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Jim Thorpe Gets His Medals 70 Years After They Were Taken Away January 18, 1983

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youtube]http://www.youtube.com/watch?v=xswk5_BNR70[/youtube

January 18, 1983 – Jim Thorpe Gets His Medals Back from the 1912 Olympics

Just about seventy years after they were taken away, and almost thirty years after he died, Jim Thorpe got his medals back. At the Stockholm Olympics of 1912 he won gold medals in both the decathlon and the pentathlon. He also took fourth place in the the high jump and seventh place in the long jump. His margins of victory in the decathlon and pentathlon were staggering, prompting King Gustav V of Sweden to declare at the medals ceremony “You, sir, are the greatest athlete in the world”, to which Thorpe replied, “Thanks, King”. In 1913 he was stripped of his medals after it was revealed that he had played two seasons of semipro baseball (for $60 a month) in North Carolina.

IOC now lists Jim Thorpe as “Co-Winner” of the Decathlon and Pentathlon

On January 18, 1983, at a ceremony in Los Angeles, Juan Antonio Samaranch, the president of the International Olympic Committee (IOC), presented Thorpe’s children with gold medals to replace the ones that he was forced to return. The ceremony followed an October 1982 announcement by the IOC announcing that they would return Thorpe’s medals and re-instate his amateur status. The committee was responding to a plea on Thorpe’s behalf by William E. Simon, president of the United States Olympic Committee. Thorpe was then designated as a “co-winner” of the two events. To this day, the two men who Thorpe who thoroughly trounced, Ferdinand Reinhardt BIE in the the pentathlon, and Hugo K. WIESLANDERin the decathlon, still appear on official website of the IOC as gold medal winners of those events.

Thorpe Calls Avery Brundage “A Stuffed Shirt”

When Thorpe’s professionalism was first revealed he wrote in a letter of “confession” to the American Athletic Association (AAU), “I hope I will be partly excused by the fact that I was simply an Indian schoolboy and I did not know all about such things.”, but his ignorance-as-an-excuse appeal was rejected.

There was no serious effort to reinstate Thorpe’s medals until 1943 when a resolution was introduced into the Oklahoma House of Representatives, by two Indian legislators. They asked for the formal backing of the State of Oklahoma to petition the AAU for the return of his medals and the restoration of his name to the record books.

In 1949, Warner Brothers was making a movie about Thorpe’s life. Their request to the IOC for the return of Thorpe’s medals, to be used in the movie, was denied. Thorpe called U.S. Olympic Chief Avery Brundage, “A stuffed shirt”.

In 1950 a resolution was introduced at the National Congress of American Indians, asking for the return of Thorpe’s medals. That was followed by Thorpe’s own appeal in 1951. The New York Times reported,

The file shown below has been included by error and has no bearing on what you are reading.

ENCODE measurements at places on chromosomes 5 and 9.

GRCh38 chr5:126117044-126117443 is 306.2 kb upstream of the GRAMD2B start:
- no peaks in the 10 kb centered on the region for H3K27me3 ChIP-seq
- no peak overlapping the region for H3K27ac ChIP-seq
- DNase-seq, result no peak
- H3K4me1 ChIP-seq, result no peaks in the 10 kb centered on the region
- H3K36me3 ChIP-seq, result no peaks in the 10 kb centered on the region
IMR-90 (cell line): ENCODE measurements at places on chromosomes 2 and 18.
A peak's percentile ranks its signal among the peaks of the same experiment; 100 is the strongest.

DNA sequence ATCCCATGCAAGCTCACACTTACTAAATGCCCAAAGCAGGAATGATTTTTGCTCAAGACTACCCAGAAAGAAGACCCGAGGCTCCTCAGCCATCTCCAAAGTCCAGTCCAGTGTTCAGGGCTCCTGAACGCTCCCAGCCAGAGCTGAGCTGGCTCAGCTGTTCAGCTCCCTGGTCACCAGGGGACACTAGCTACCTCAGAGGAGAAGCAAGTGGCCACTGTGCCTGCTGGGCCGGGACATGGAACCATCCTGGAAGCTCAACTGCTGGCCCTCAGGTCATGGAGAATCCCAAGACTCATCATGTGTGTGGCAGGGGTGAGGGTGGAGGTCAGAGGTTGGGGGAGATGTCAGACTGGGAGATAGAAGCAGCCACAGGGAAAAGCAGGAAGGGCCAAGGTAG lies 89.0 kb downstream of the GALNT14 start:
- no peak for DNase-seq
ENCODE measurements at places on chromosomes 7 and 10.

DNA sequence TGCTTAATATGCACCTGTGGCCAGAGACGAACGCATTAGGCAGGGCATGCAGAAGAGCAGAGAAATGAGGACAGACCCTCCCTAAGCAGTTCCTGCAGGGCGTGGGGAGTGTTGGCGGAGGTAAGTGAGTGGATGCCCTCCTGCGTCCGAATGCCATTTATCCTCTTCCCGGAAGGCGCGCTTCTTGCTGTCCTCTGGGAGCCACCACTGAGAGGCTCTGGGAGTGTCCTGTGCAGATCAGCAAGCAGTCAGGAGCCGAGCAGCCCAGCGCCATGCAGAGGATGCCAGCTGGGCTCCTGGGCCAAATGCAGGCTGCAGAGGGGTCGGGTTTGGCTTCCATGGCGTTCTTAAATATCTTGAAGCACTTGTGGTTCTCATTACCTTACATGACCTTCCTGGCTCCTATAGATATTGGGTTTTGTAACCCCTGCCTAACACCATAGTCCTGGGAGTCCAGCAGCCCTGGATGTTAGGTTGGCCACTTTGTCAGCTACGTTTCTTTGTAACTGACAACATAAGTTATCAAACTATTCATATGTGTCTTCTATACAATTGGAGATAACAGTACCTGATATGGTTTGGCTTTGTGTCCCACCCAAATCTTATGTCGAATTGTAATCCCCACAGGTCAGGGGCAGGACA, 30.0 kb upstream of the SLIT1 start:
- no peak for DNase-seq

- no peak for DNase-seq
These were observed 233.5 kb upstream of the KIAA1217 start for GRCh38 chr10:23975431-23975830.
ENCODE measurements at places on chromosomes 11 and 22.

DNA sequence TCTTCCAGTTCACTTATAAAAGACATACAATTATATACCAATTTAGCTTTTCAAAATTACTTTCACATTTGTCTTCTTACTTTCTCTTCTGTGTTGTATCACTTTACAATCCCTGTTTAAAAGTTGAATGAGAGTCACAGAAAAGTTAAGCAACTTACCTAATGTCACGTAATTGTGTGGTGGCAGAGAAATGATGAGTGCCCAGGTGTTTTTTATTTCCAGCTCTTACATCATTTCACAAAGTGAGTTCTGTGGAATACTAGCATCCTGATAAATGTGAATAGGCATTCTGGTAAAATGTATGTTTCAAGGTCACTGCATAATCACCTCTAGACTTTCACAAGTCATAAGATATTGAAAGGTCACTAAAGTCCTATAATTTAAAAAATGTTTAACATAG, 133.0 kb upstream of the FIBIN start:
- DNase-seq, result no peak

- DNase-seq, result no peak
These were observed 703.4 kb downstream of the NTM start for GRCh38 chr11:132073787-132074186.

Impoverished Jim Thorpe, with nothing left with memories at 63, finally swallowed his pride today and asked the Amateur Athletic Union to return the Olympic Trophies it took from him 39 years ago. “I would like to have them back before I die” muttered the erect, massive full-blooded (incorrect, both parents were half caucasion) Indian, referring to the laurels he was forced to relinquish because the A.A.U, charged he was a professional at the time he won them.

Brundage’s response to Thorpe and to an advertisement that appeared in a New York paper was, “It’s up to the second place men who were given the medals when it was ruled that Thorpe was not correctly classified as an amateur.” It should be noted that Brundage competed against Thorpe at the 1912 Olympics, placing 14th in the pentathlon and 5th in the decathlon.

In 1952 Brundage authored an article entitled “My Biggest Olympic Battles”, in it he wrote, “No man, no matter how gifted, is a special case in the Olympic Games. To re-instate Thorpe now would be to break faith with the more than 30,000 athletes who have kept the code since the modern revival of the Games in 1896.

Washington Goes to Bat for Thorpe

President Gerald spoke up for Thorpe in 1975, just a few months after Avery Brundage died. He wrote a letter to Lord Killanin, the president of the IOC. Ford asked if the panel “would consider this request and act with a sense of equity in light of the history and the contribution that Jim Thorpe has made to the world of sport. The IOC did not respond.

On October 8, 1982, the U.S.House of Representatives concurred with a prior Senate resolution that declared it is “the sense of Congress that the International Olympic Committee should officially recognize Thorpe’s Olympic feats and present medals to his family in the 1984 Olympics.”

Finally, on October 13, 1982, the IOC announced that it had reinstated Thorpe’s amateur status and that his gold medals would be posthumously awarded the following January in Los Angeles. His daughter Charlotte said at the time that she was “on cloud 12. The reason I say cloud 12 is that’s the year it happened,” she said.

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